Geophysical and geologic studies in southern Mecklenburg County and vicinity, North Carolina and South Carolina

Open-File Report 83-93




Geophysical methods consisting of gravity, aeromagnetics and aeroradioactivity have been applied to part of the Charlotte and Carolina slate belts in southern Mecklenburg County and vicinity to help interpret geology, lithology and structure. High aeroradioactivity is associated with potassium-rich granitic plutons, muscovite-rich gneisses, schists, and metavolcanic rocks; positive gravity and magnetic anomalies are associated with gabbro plutons; and negative gravity anomalies are associated with granitic plutons. At the west side of the slate belt, the Tillery phyllite is interpreted as having undergone progressive metamorphism. The underlying Uwharrie Formation extends into the Charlotte belt where it is mapped as metavolcanic rocks. Gravity models of the Carolina slate belt indicate that it is a synform containing a wedge of metasedimentary and volcanoclastic rock on plutonic basement. The basement is exposed in the adjacent Charlotte belt antiform. The northern Charlotte belt contains mainly plutonic rocks which have been divided into 3 supergroups of plutons based upon chemistry, mineralogy, texture, and age. They are: 1. Old Plutonic supergroup - plutons 545-490 m.y. that are medium to coarse-grained tonalite, quartz diorite, and granodiorites. 2. Concord-Salisbury supergroup -- plutons 426-350 m.y. which form sheet-like intrusions of differentiated gabbro; local volcanic centers with ring complexes 13 km in diameter that suggest magma chambers 0 - 8 km deep; smaller bodies of diorite, monzonite, and syenite; and small Salisbury type granodiorites. 3. Landis supergroup -- plutons 350-280 m.y. that are usually very coarse-grained, porphyritic, 'big feldspar,' potassium-rich granites. The Mecklenburg-Weddington gabbro complex of the Concord-Salisbury supergroup, the largest feature in the study area, contains three large gabbro plutons. The gabbro intruded old Plutonic complex rocks and could-have produced the metamorphic reaction K-feldspar + sillimanite quartz + muscovite reflected in the mineral assemblage of adjacent felsic metavolcanic rocks. Gravity models indicate a lopolith 3.5- to 4.5-km thick with a 2 km sill extending to the northeast. Positive magnetic and gravity anomalies suggest the lopolith is. connected with the Concord gabbro complex to the northeast. The sheet-like intrusions of Concord-Salisbury group gabbros, forming the core of the composite 5atholith, have medium-grained Salisbury type granodiorite above, and coarser-grained Landis granite below. The position of the supergroups as presently exposed may be a function of level of erosion versus level of emplacement. The plutons in the composite batholith span 200 m.y. according to current age data and are arranged with the oldest at the top and the youngest at the bottom. However, Rb-Sr and K-At ages in the Piedmont are more likely to reflect age of crustal uplift than the age of metamorphism or intrusion. The Charlotte belt composite batholith, therefore, may very well be the result of a shorter single tectonic event or process.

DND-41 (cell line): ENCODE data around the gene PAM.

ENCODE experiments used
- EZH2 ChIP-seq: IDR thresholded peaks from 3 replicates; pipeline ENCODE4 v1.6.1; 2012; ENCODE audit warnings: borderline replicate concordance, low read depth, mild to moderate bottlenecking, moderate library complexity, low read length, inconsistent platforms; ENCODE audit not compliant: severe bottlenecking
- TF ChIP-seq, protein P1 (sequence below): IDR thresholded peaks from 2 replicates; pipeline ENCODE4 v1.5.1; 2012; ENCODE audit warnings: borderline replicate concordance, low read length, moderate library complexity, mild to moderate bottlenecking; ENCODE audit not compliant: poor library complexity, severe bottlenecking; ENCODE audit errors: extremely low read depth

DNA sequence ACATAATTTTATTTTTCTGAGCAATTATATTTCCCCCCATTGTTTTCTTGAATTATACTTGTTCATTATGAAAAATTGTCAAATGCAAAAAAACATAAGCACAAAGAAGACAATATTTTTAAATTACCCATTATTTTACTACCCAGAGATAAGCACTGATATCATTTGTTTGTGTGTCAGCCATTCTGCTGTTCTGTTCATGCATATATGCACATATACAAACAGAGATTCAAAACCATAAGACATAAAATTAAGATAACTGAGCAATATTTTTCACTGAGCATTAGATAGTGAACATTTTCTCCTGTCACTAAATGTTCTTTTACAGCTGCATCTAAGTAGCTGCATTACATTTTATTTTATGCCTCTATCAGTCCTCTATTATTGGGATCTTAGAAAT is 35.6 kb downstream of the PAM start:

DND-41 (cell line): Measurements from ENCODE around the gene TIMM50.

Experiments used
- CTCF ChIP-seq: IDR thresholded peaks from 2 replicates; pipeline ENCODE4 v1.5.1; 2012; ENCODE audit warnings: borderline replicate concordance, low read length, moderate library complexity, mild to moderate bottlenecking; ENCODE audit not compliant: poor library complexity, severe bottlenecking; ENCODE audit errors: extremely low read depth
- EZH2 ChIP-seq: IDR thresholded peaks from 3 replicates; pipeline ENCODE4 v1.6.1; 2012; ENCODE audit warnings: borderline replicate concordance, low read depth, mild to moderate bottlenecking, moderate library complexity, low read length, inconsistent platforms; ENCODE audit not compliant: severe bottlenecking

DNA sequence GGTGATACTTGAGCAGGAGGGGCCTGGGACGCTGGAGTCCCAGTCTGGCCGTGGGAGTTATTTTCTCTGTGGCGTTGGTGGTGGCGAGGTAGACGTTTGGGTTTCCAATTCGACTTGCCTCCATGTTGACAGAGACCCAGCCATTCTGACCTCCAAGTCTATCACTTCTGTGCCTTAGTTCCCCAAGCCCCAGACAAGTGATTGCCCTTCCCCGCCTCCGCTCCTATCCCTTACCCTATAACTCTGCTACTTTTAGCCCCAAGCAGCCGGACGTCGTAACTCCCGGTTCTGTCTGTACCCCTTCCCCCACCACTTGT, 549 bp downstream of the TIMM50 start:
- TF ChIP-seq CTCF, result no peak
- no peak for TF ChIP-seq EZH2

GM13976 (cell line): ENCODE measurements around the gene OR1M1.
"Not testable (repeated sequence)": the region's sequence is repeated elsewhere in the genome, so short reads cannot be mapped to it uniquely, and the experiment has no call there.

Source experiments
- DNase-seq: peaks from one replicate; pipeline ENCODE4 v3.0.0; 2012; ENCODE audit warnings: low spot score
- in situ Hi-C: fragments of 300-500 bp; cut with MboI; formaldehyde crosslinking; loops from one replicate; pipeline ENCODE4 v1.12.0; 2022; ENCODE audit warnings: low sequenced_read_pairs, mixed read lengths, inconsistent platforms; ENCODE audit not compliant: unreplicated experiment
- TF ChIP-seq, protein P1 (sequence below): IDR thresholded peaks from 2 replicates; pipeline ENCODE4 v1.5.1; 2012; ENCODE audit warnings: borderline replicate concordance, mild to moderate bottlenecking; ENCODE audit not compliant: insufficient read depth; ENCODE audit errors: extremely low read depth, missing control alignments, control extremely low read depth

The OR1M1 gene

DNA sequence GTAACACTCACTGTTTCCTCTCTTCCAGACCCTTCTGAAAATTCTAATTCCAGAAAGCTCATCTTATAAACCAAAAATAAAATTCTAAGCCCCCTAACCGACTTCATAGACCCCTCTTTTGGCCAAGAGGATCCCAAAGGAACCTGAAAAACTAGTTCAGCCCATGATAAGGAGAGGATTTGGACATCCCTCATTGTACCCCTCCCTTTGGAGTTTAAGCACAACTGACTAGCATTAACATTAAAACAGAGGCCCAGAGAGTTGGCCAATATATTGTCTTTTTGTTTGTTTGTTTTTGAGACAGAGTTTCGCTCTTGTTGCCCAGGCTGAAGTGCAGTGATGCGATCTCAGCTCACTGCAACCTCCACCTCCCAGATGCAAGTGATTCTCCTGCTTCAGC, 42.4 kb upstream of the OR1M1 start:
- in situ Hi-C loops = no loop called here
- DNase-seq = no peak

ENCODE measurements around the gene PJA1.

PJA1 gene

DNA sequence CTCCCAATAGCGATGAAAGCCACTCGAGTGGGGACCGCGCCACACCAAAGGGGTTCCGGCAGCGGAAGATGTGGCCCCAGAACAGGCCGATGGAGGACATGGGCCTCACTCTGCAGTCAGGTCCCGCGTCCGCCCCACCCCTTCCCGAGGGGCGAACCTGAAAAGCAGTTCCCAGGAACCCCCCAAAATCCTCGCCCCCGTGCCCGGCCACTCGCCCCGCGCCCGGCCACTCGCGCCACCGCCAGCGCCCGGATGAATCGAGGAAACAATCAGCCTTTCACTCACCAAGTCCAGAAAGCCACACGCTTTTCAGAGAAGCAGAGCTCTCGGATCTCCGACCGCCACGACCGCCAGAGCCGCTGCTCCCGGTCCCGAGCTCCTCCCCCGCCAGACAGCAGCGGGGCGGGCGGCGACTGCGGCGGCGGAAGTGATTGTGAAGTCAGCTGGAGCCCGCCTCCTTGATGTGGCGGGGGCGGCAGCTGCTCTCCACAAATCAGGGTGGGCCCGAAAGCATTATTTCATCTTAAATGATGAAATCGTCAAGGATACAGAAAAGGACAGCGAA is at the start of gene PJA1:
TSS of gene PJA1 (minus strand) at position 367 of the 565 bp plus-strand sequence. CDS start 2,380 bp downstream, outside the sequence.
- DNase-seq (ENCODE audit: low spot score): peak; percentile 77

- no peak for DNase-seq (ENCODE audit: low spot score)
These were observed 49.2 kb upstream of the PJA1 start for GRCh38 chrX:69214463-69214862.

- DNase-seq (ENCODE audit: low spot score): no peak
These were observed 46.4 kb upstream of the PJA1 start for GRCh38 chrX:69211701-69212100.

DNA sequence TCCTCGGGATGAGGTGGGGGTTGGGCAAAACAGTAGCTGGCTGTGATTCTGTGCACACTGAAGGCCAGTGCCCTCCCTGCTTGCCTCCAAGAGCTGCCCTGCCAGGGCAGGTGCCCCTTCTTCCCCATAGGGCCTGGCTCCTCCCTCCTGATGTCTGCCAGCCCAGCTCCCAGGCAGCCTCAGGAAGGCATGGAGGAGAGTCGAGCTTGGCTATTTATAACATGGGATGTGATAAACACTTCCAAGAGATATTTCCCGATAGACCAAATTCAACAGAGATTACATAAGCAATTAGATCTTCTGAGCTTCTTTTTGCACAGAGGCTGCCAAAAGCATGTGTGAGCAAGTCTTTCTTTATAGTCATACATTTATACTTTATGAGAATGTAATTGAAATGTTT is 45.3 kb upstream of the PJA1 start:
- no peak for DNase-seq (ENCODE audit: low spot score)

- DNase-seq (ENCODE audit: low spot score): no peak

Study Area

Additional publication details

Publication type:
Publication Subtype:
USGS Numbered Series
Geophysical and geologic studies in southern Mecklenburg County and vicinity, North Carolina and South Carolina
Series title:
Open-File Report
Series number:
Year Published:
U.S. Geological Survey,
Contributing office(s):
South Atlantic Water Science Center
199 p. ill., maps ;28 cm.
United States
North Carolina, South Carolina
Mecklenburg County